3 reasons to avoid Black Hat SEO

But what are the worst case scenarios if a site uses black hat SEO to rank?

Delving deeper into Google’s Webmaster Guidelines, we can see that they clearly state that such violations “may lead to a site being removed from Google’s index entirely or affected by algorithmic or manual spam action.” The guidelines also state that “if a site has been affected by spam, it may no longer appear in results on Google.com or any of Google’s partner sites.”

While SEO is all about increasing a website’s organic visibility and traffic, black hat tactics can result in the opposite of this. To help you understand why to avoid such approaches, we’ve broken this down into three key points..

1. It can negatively affect your visibility and search ranking

The number one reason not to use black hat SEO tactics is that they will ultimately cause your site to lose search rankings, visibility, and traffic.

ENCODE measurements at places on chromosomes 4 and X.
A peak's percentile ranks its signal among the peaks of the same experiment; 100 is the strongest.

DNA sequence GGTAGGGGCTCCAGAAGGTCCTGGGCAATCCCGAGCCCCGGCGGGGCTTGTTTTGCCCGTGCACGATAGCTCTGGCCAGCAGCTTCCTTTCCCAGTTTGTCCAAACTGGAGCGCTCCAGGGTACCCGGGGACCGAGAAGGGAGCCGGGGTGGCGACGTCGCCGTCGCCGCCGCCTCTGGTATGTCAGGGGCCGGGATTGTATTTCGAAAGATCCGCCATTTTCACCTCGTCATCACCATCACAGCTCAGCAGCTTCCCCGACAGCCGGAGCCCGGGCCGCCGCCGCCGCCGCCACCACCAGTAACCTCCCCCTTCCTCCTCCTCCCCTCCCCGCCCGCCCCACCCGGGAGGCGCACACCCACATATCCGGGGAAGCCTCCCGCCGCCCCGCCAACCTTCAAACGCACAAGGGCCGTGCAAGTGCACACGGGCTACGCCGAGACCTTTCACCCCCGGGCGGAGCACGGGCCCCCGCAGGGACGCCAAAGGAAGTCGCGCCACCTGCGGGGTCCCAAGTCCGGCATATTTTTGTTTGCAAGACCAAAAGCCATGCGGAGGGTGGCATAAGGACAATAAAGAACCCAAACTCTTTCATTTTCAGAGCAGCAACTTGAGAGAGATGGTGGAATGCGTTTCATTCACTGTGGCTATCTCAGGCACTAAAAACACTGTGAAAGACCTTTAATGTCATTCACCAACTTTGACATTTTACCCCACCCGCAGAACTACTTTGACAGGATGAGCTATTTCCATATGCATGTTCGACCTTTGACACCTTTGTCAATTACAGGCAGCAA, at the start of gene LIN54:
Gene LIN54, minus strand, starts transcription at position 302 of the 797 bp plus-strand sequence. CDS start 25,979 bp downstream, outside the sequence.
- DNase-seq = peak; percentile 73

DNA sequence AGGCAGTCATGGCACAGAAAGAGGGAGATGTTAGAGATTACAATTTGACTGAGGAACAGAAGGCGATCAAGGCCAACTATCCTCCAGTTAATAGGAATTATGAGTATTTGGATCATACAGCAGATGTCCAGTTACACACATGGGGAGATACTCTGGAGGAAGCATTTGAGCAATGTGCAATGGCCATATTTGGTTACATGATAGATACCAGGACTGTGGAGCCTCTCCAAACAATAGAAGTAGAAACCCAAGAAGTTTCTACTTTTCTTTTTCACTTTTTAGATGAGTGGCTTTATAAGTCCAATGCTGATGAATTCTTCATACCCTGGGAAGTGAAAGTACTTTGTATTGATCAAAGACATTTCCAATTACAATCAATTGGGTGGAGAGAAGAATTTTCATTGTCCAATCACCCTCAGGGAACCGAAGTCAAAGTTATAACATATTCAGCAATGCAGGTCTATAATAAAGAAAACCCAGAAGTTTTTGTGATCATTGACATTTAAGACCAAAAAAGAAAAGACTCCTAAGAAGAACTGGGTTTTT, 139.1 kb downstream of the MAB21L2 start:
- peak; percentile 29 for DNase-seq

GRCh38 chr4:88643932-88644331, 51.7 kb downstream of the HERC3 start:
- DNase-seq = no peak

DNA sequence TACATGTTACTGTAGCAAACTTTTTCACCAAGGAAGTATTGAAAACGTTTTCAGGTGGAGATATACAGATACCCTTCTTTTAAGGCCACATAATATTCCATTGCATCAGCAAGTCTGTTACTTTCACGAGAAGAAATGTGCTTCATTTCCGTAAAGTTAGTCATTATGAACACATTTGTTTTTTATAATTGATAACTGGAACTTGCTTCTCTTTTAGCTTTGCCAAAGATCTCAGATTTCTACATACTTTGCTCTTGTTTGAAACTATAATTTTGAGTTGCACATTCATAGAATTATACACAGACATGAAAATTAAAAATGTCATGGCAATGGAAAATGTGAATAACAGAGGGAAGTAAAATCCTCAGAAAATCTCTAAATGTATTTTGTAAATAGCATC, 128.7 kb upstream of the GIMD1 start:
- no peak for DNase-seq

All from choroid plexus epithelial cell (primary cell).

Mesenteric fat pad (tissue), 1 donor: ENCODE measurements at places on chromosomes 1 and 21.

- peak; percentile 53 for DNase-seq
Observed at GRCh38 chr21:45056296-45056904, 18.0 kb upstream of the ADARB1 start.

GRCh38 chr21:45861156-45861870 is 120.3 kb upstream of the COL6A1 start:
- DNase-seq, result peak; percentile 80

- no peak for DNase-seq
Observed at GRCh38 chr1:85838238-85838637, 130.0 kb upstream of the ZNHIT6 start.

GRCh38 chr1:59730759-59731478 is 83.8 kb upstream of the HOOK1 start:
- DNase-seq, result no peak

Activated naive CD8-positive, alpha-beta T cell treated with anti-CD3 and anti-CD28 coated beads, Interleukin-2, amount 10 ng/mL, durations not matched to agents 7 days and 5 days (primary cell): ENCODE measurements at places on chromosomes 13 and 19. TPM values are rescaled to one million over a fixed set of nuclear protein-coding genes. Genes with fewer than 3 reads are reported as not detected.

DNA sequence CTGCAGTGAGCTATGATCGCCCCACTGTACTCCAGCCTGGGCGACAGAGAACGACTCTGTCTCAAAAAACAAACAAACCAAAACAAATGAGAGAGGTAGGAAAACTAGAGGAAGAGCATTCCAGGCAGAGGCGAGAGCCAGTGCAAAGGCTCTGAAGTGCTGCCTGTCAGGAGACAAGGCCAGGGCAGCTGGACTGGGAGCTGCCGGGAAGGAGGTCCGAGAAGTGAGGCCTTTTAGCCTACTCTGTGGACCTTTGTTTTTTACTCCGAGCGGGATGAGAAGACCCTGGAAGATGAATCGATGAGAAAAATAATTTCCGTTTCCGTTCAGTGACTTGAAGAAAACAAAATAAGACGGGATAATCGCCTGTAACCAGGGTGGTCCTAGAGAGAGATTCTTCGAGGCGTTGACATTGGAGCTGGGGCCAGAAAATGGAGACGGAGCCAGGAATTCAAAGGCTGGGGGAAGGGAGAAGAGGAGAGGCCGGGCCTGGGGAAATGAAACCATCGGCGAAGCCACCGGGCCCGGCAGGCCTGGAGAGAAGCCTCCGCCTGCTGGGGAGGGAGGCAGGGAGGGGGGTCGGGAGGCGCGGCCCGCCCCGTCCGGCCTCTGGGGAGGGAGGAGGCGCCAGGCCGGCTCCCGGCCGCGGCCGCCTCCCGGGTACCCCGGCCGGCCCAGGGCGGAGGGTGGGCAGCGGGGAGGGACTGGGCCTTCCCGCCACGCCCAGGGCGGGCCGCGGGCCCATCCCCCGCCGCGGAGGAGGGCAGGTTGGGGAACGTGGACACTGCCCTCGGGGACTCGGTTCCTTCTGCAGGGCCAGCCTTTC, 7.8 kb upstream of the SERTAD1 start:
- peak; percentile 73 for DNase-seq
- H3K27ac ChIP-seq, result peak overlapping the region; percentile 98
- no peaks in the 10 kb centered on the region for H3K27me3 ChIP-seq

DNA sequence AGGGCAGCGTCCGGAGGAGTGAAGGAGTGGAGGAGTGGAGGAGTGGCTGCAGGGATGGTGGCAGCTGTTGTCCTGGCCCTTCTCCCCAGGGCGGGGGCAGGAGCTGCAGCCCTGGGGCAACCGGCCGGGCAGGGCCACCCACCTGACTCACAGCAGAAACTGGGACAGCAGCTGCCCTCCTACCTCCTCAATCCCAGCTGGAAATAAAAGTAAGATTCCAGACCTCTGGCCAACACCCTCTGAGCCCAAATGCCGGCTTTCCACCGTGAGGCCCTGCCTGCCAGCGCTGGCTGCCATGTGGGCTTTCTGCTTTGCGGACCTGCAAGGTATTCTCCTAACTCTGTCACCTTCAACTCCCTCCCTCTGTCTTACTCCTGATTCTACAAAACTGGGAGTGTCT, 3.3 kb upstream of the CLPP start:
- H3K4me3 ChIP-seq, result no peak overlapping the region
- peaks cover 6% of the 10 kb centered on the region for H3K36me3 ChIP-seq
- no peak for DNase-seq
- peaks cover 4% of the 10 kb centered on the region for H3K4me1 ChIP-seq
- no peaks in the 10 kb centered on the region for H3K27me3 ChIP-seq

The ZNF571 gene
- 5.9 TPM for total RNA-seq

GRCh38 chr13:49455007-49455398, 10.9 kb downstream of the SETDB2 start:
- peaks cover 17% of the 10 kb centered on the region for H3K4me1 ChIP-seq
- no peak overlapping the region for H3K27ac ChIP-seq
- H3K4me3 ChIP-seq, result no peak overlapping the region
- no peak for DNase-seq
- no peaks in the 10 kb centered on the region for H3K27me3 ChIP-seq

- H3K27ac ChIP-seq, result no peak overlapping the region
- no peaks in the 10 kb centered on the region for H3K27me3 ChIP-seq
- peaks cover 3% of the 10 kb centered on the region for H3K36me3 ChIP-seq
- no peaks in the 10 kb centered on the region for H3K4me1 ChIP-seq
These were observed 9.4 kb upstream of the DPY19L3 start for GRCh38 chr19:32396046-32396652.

Just take a look at the following. This is the visibility of a site that engaged in unnatural tactics and was negatively affected as a result:

When a website loses traffic and visibility, it usually means that conversions and revenue are following a similar trend.

This, in itself, can mean a reduction in a company’s revenue and lead to job losses or even company closures. At best, a severe decline in organic traffic will mean that this needs to be supplemented by further investment in PPC or other paid means.

Black hat SEO tactics can cause a website’s performance to decline as a result of manual action or algorithmic filtering, which you can learn more about in the video below:

2. It will not generate long-term results

Even in cases where rankings and organic yield initially increase due to handling techniques, they are rarely sustained.